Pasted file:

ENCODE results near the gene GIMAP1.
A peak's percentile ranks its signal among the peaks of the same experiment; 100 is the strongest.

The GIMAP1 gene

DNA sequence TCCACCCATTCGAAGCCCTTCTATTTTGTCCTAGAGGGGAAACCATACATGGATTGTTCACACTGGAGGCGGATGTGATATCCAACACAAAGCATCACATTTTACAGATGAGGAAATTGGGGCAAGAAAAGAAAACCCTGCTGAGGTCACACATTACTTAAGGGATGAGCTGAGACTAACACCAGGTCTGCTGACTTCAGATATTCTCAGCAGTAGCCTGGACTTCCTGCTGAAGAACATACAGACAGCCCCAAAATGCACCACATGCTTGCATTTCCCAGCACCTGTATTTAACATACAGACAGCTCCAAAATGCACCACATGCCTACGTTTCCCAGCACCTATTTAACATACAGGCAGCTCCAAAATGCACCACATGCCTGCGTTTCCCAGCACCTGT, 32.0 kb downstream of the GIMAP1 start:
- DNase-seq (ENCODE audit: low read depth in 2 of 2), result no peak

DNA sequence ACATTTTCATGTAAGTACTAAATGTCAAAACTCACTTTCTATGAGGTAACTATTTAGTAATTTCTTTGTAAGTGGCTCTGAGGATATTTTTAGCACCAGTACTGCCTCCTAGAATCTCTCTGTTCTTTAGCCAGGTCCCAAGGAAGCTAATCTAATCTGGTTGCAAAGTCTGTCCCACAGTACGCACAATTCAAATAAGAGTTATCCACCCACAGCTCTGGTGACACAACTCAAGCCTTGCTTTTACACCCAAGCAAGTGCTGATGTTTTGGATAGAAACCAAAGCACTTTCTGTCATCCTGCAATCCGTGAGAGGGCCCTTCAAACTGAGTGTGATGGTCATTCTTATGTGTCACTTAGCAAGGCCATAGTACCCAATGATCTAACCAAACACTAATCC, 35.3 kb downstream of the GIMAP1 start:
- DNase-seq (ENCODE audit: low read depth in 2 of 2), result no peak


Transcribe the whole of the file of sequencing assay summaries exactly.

ENCODE results near the gene GIMAP1.
A peak's percentile ranks its signal among the peaks of the same experiment; 100 is the strongest.

The GIMAP1 gene

DNA sequence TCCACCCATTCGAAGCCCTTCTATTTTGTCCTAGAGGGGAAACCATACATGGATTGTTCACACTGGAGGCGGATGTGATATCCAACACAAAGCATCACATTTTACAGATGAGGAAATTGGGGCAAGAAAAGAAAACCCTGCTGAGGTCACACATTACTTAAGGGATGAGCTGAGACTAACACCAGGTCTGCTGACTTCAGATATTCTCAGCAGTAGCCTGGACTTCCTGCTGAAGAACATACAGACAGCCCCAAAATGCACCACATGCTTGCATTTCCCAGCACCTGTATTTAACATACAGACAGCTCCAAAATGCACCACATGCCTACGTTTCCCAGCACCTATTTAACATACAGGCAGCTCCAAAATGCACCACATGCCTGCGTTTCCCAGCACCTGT, 32.0 kb downstream of the GIMAP1 start:
- DNase-seq (ENCODE audit: low read depth in 2 of 2), result no peak

DNA sequence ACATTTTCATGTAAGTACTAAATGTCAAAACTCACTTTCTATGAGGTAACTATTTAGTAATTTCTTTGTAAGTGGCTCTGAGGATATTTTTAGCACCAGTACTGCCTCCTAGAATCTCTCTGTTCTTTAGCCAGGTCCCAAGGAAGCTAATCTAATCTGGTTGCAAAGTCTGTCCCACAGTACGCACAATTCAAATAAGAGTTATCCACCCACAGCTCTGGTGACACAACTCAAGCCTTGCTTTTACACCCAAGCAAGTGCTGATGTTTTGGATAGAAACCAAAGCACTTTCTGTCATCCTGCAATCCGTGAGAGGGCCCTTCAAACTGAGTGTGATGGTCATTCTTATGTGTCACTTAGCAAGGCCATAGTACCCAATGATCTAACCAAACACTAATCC, 35.3 kb downstream of the GIMAP1 start:
- DNase-seq (ENCODE audit: low read depth in 2 of 2), result no peak